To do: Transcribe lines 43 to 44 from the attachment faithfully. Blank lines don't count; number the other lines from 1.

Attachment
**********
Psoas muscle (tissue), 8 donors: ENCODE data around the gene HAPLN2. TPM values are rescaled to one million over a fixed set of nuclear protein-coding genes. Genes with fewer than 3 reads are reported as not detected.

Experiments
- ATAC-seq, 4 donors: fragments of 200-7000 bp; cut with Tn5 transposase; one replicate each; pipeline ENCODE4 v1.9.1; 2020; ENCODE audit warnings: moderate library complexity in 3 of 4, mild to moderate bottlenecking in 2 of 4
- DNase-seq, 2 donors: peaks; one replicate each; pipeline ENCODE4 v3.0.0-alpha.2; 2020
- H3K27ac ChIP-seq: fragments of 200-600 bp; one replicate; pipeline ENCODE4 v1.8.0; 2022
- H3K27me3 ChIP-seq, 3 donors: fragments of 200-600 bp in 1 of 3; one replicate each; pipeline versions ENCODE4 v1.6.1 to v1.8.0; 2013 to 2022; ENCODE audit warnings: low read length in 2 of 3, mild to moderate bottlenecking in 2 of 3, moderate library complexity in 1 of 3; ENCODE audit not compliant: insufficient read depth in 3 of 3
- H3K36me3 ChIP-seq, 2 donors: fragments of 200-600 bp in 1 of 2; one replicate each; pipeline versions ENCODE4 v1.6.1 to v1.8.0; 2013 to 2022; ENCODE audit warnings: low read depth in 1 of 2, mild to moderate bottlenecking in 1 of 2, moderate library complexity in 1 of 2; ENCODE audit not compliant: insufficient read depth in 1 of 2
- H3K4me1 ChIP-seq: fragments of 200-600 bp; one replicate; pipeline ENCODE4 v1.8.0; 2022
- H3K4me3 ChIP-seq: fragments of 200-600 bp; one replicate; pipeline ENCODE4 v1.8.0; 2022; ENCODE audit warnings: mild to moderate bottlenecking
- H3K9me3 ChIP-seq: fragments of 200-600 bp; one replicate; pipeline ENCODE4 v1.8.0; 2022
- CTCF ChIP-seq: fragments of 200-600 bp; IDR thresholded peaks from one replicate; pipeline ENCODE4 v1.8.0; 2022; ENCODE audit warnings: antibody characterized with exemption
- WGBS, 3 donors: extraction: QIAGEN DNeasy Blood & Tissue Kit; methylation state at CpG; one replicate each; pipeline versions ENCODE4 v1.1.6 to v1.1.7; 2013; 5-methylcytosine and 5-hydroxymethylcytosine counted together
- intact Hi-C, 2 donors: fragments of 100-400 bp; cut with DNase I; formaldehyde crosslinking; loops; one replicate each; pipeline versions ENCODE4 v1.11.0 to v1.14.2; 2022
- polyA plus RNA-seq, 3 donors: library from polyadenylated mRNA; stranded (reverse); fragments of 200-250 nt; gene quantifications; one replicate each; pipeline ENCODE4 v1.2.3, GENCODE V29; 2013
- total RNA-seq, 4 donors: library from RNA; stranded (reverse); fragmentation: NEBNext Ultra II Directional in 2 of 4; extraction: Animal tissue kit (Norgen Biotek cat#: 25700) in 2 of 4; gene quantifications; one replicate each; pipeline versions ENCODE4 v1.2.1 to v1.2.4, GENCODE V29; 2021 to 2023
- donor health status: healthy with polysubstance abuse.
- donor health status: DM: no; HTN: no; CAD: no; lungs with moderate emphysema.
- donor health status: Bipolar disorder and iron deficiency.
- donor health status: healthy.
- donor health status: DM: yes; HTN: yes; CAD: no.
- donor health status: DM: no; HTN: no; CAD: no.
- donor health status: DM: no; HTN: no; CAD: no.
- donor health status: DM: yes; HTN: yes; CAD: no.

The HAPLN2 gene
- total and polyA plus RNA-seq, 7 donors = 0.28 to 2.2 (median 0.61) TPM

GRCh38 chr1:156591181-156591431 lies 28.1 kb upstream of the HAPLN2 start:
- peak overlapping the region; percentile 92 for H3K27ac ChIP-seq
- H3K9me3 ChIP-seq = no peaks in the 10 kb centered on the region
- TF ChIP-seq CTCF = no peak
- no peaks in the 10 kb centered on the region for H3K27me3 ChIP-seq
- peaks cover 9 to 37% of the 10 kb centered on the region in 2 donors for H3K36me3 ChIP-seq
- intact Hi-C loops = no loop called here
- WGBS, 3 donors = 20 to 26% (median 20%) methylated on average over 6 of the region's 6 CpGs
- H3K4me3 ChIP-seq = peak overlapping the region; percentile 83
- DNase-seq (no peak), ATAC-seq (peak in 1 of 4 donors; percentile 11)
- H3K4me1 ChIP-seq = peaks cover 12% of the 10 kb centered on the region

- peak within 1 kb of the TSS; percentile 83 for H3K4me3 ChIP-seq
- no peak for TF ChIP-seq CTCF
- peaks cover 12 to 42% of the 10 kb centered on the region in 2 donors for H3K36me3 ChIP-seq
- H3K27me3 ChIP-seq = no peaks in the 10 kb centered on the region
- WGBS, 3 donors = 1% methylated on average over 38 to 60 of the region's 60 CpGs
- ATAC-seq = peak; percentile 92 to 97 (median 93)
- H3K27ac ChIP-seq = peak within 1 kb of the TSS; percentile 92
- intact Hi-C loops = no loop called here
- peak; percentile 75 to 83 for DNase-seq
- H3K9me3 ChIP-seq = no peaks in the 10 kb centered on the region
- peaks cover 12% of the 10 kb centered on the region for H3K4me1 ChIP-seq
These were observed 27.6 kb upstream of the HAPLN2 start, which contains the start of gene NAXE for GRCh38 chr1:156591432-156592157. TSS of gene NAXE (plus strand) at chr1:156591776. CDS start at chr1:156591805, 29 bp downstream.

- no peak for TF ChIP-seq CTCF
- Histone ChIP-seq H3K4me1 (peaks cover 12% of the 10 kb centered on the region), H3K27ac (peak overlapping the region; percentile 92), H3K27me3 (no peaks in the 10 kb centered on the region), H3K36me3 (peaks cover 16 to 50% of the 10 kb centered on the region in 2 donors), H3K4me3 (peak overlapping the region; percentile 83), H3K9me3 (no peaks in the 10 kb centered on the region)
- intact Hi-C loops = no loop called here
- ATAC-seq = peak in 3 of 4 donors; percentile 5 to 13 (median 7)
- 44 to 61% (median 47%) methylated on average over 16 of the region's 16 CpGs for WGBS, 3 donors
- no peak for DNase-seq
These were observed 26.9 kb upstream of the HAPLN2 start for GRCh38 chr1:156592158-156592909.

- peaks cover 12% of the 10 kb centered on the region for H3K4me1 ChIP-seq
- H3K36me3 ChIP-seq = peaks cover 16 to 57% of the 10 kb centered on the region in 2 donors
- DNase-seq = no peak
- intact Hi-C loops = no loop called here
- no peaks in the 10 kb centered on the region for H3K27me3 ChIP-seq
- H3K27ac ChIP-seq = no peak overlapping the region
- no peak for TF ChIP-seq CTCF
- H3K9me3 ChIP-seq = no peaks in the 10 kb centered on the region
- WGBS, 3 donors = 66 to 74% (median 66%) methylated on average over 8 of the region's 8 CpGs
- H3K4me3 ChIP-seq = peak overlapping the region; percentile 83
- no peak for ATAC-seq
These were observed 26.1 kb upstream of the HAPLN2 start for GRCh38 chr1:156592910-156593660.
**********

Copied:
- H3K27ac ChIP-seq = peak within 1 kb of the TSS; percentile 92
- intact Hi-C loops = no loop called here